Volgograd Bombings: CIA’s Chechen Assets Attack Russia Ahead of Winter Olympics

Attacks likely precursor to events that will unfold during the Olympic games in February

Kurt Nimmo
December 31, 2013

Responsibility for deadly attacks in the Russian city of Volgograd, formerly Stalingrad, is being placed on Chechen rebel leader Doku Umarov, who was declared dead by Chechen Republic head Ramzan Kadyrov on December 18. Like many other phantom terrorists, including the mercurial Abu Musab al-Zarqawi, Umarov has risen from the grave numerous times.

On Tuesday, the New York Times weighed in. It reported “the attention of the Russian security services is already focused on the republic of Dagestan, which has become the hub of Muslim separatist violence in recent years, and on connections to the insurgent leader, Doku Umarov,” who is, like many other Islamic terrorists, a “mysterious, almost mythical figure who fought in both Chechnya wars, which began nearly two decades ago and have come to symbolize the radicalization of a movement that began as a struggle for independence.”

The New York Time’s tidy encapsulation on the Dagestan conflict, a sideshow in the artificially spawned Chechnya conflict, omits a few pertinent facts. First and foremost, the struggle in the North Caucasus region is part of a larger effort to instigate trouble in Russia’s southern, primarily Muslim republics. “Ethnic Muslim populations in this region of Russia and of the former Soviet Union, including Uzbekistan, Kyrgystan and into China’s Xinjiang Province, have been the target of various US and NATO intelligence operations since the Cold War era ended in 1990,” writes F. William Engdahl. “Washington sees manipulation of Muslim groups as the vehicle to bring uncontrollable chaos to Russia and Central Asia. It’s being carried out by some of the same organizations engaged in creating chaos and destruction inside Syria against the government of Bashar Al-Assad.”

According to the official historical narrative, which is often echoed by Russia, the Soviet invasion of Afghanistan is responsible for spreading often violent Islamic fundamentalism in Chechnya and other republics. “The invasion was a big mistake that opened the hornet’s nest that is terrorism, not only in Afghanistan but in the region as a whole,” said Gen. Boris Gromov, who led the withdrawal of Soviet troops from Afghanistan in 1989.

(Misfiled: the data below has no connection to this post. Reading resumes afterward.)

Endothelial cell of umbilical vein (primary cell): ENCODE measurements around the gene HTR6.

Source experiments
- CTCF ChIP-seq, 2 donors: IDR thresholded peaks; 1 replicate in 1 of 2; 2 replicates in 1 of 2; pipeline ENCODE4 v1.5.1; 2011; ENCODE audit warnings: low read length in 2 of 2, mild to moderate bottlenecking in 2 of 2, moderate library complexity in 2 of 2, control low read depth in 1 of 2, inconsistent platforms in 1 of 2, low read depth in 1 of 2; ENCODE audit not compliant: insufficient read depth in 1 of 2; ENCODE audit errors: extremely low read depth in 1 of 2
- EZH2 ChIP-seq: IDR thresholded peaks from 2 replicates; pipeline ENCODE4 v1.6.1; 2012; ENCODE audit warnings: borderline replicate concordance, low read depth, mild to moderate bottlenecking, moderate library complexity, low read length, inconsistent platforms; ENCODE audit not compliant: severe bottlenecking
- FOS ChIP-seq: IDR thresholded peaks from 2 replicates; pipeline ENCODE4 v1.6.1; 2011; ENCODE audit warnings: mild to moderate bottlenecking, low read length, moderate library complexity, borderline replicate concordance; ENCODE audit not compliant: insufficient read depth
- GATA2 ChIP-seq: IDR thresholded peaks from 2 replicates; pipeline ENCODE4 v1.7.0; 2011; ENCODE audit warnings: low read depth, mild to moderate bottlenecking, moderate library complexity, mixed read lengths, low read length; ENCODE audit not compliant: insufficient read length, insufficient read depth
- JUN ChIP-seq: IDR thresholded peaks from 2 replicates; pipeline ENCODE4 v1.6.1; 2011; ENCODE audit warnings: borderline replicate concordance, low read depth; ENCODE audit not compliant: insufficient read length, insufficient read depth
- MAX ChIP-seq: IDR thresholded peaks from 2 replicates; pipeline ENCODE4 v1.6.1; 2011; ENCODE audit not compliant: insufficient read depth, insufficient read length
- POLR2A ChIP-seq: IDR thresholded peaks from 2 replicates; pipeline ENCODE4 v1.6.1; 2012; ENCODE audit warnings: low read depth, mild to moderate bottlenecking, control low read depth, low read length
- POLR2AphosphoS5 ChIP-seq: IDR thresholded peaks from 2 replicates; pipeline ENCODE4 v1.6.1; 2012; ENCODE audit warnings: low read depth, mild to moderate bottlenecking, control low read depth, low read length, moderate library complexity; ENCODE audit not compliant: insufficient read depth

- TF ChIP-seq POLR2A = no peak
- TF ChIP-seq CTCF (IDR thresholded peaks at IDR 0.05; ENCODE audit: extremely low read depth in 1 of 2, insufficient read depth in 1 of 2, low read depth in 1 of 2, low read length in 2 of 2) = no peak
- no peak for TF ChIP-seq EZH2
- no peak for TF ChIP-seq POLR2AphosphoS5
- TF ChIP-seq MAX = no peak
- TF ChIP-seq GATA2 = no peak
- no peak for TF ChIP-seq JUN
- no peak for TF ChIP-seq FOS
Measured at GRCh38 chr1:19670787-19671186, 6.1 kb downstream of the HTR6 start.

In fact, this “hornet’s nest” was organized, sponsored and stirred up, as Jimmy Carter’s national security advisor Zbigniew Brzezinski admitted in 1998, by the United States and its partners, including Turkey and Saudi Arabia. “What is most important to the history of the world? The Taliban or the collapse of the Soviet empire? Some stirred-up Moslems or the liberation of Central Europe and the end of the cold war?” Brzezinski told Le Nouvel Observateur.

It wasn’t, however, the liberation of Eastern Europe that primarily interested the United States. Following the suicide bombing of a bus outside Volgograd in October, President Vladimir Putin said the ongoing terror attacks are part of an effort to undermine Russia proper. “Some political forces use Islam — the radicals within it who are not typical of Russian Muslims — to weaken our state and create conflicts on Russian soil that can then be controlled from abroad,” he said.